Opus Dei New York Communications Office: Press Statement on The Da Vinci Code and Harambee

Statement on the occasion of the "Harambee Celebration" at the Dahesh Museum (580 Madison Avenue), May 15, 2006.

Video about Harambee (Low & High quality) The Da Vinci Code presents a deformed picture of the Catholic Church, by portraying it as a 2000 year-old fraud. Despite repeated public statements that the movie is only fiction, Sony Pictures has refused the request of several Catholic organizations to place a disclaimer stating this fact at the beginning of the movie.

What is more, Sony Pictures is heavily marketing the movie with the slogan “Seek the truth,” implying that the movie is to be taken as more than mere fiction. This lack of sensitivity toward the religious beliefs of Catholics and all Christians is just as deplorable as a similar lack of sensitivity toward any other religion or any ethnic group.

As we have stated several times with respect to The Da Vinci Code, we are not interested in controversy. Any controversy there may be has been initiated by Sony’s grotesque portrayal of the Catholic Church, the Pope, bishops and monks. Nevertheless, we will continue to speak calmly, openly and constructively. We will continue to take every opportunity to explain the truth about Christianity, the Catholic Church and Opus Dei.

To present the true face of the Catholic Church and counteractThe Da Vinci Code’s false depiction, we propose to spread awareness of the service that Catholics are carrying out in Africa. We appeal to all Catholics and anyone of good will to aid the efforts of the many Catholic institutions who are devoted to providing aid to those in need in Africa. 

We draw particular attention to Harambee, which was started by members of Opus Dei in 2002 at the canonization of Saint Josemaría Escrivá. Harambee raises funds for proven educational programs run by Africans themselves. Harambee is currently trying to raise $1 million in countries of Europe and America to support four projects, one run by Franciscan friars, one by Canossian sisters and two by members and cooperators of Opus Dei.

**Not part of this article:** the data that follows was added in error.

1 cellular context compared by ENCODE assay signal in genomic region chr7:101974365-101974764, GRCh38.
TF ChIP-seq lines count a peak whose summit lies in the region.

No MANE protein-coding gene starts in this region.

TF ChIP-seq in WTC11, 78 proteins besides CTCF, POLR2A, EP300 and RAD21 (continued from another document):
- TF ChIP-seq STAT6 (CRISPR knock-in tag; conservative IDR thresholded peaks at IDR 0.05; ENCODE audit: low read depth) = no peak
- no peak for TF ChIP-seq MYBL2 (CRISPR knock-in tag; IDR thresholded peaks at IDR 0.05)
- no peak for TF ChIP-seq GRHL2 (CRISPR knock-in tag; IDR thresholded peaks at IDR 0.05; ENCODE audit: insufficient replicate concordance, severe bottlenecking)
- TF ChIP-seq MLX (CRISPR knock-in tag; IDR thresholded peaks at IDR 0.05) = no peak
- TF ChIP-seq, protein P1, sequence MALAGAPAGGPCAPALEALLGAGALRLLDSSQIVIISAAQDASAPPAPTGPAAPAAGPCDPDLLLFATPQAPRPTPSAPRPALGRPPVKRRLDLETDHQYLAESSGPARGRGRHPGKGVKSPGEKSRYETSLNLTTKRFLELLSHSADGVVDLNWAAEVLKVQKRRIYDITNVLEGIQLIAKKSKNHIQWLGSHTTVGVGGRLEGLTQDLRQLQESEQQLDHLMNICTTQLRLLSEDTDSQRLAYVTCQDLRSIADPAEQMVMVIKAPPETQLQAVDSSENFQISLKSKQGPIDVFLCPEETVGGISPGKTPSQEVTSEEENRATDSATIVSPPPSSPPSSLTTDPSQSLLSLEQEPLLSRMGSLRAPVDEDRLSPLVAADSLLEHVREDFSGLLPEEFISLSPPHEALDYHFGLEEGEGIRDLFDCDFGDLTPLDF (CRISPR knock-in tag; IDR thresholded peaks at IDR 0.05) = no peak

Besides raising funds for these four programs, we hope that today’s celebration of Harambee here in New York will call attention to the real activities of the real Catholic Church, in contrast to the caricature presented in The Da Vinci Code.

We invite those who feel pained by The Da Vinci Code’s lack of respect for Christians and the Church to express their feelings constructively, by spreading awareness about educational or charitable projects carried out by Catholics in Africa, or by making a small donation to support them.

Beyond the real help such a donation will make, it will also symbolically recognize the dedication of countless Christians and Catholics serving in Africa. In this way, we hope that the public controversy about The Da Vinci Code will have a positive result and not be reduced to sterile polemics. As Pope Benedict XVI noted in his first encyclical, "Deus Caritas Est": “Love is therefore the service that the Church carries out in order to attend constantly to man's sufferings and his needs, including material needs” (n. 19).

Tax-deductible donations to Harambee can be made at www.harambee-africa.org. Donations by check can be sent payable to Rosemoor Foundation, Harambee, P.O. Box 1541, Murray Hill Station, New York, NY 10051-1541.

Many other programs in Africa are worthy of support, and we encourage everyone to select one.

More information about the event can be found at: https://opusdei.org/article/a-constructive-response-to-the-da-vinci-code-a-celebration-for-africa/ .